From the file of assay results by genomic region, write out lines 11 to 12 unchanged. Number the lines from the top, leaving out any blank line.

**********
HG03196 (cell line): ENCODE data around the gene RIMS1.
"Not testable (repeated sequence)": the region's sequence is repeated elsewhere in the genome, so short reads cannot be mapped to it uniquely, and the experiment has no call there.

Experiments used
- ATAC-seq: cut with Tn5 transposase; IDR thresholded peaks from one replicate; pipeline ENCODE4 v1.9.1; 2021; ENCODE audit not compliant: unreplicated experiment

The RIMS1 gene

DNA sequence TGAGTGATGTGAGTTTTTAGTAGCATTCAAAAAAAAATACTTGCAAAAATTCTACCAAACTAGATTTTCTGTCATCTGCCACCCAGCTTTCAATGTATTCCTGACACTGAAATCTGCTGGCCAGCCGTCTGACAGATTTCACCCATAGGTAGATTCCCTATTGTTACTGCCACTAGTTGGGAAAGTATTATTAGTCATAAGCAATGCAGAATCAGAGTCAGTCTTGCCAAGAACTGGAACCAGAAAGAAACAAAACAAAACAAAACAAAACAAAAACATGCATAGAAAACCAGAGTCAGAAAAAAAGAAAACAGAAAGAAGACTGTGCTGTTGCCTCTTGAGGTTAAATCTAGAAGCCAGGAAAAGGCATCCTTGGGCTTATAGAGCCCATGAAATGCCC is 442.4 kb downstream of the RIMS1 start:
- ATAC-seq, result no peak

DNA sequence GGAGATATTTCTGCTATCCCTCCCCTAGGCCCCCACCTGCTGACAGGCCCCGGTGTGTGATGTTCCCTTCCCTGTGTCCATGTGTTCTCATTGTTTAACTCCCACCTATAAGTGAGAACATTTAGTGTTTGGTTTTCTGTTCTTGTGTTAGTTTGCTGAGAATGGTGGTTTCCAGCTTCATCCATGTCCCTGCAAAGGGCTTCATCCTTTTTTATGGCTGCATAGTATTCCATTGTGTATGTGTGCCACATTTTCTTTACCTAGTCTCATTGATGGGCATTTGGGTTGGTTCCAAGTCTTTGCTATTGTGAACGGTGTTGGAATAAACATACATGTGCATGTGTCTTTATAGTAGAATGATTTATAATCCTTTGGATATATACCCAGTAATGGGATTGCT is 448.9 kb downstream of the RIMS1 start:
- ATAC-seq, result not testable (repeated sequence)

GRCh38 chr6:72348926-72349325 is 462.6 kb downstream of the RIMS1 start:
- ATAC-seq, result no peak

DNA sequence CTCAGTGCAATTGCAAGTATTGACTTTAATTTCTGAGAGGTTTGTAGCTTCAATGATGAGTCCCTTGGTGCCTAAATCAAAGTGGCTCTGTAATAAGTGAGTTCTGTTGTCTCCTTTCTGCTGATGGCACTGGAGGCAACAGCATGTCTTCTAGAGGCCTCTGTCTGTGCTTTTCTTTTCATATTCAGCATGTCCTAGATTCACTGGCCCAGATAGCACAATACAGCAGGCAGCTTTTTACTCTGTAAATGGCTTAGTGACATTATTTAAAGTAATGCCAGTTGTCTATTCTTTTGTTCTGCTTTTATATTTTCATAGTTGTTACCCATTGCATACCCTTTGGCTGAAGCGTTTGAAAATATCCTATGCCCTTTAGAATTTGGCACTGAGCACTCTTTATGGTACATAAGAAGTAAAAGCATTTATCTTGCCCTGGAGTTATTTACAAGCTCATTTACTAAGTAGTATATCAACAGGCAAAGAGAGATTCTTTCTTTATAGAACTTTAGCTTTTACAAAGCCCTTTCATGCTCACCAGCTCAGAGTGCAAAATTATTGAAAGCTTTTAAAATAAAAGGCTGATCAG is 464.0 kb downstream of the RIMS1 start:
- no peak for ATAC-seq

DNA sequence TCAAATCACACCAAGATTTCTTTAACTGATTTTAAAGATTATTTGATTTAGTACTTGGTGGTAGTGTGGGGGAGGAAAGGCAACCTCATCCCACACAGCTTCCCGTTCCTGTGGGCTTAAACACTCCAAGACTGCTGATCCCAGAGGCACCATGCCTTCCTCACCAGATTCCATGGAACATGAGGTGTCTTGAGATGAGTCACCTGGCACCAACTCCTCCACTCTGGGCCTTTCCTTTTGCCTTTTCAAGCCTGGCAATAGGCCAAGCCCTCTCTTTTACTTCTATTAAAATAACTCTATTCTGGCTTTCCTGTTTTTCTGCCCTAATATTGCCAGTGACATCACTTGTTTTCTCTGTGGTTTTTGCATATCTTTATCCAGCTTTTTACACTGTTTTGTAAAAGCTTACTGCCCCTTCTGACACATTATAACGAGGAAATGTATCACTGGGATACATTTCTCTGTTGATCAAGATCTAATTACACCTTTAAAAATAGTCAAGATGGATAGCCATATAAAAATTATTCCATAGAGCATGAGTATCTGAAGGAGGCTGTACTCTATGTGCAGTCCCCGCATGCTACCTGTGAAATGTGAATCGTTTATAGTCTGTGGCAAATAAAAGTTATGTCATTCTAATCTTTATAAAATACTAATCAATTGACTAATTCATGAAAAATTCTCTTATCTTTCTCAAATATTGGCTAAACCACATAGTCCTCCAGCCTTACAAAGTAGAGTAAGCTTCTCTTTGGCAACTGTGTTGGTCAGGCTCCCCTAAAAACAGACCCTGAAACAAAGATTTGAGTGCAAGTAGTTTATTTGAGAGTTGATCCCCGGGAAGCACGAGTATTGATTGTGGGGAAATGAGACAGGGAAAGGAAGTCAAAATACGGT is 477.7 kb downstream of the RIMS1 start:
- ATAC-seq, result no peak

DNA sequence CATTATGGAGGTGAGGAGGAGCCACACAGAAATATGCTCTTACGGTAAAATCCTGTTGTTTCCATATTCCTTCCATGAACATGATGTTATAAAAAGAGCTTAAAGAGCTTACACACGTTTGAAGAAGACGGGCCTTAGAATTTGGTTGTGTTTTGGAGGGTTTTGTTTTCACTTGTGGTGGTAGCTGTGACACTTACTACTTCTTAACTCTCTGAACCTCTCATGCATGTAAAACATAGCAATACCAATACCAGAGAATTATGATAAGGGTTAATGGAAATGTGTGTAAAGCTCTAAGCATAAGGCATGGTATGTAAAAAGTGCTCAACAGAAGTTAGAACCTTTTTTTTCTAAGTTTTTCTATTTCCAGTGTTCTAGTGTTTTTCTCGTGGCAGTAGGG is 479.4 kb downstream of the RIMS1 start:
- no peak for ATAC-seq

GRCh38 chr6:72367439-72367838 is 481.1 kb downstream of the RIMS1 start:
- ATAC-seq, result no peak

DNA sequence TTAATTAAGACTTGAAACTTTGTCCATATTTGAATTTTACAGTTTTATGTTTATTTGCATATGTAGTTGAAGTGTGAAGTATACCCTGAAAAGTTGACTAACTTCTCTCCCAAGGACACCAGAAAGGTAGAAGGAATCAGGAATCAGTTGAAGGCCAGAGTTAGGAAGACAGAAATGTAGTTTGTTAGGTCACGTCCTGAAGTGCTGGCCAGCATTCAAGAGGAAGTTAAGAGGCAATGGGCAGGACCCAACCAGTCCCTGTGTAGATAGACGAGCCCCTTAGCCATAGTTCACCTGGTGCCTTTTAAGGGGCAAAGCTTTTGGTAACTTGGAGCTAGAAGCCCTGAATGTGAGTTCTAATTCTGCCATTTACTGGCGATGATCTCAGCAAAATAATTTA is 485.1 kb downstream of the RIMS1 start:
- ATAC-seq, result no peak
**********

- ATAC-seq, result no peak

DNA sequence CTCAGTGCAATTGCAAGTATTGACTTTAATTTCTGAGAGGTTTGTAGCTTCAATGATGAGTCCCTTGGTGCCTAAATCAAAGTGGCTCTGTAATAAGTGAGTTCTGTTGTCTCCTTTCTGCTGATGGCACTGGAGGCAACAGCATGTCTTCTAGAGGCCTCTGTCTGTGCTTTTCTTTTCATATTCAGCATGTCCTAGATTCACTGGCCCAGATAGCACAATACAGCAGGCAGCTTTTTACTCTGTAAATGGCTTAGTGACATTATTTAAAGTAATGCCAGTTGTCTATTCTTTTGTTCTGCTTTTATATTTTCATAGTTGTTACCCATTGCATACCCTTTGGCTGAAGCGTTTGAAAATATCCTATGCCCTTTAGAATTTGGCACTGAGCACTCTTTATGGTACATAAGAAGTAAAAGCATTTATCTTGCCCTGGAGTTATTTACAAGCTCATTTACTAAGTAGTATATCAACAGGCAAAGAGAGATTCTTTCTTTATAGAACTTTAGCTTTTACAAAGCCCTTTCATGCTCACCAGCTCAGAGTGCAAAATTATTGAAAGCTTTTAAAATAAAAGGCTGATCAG is 464.0 kb downstream of the RIMS1 start: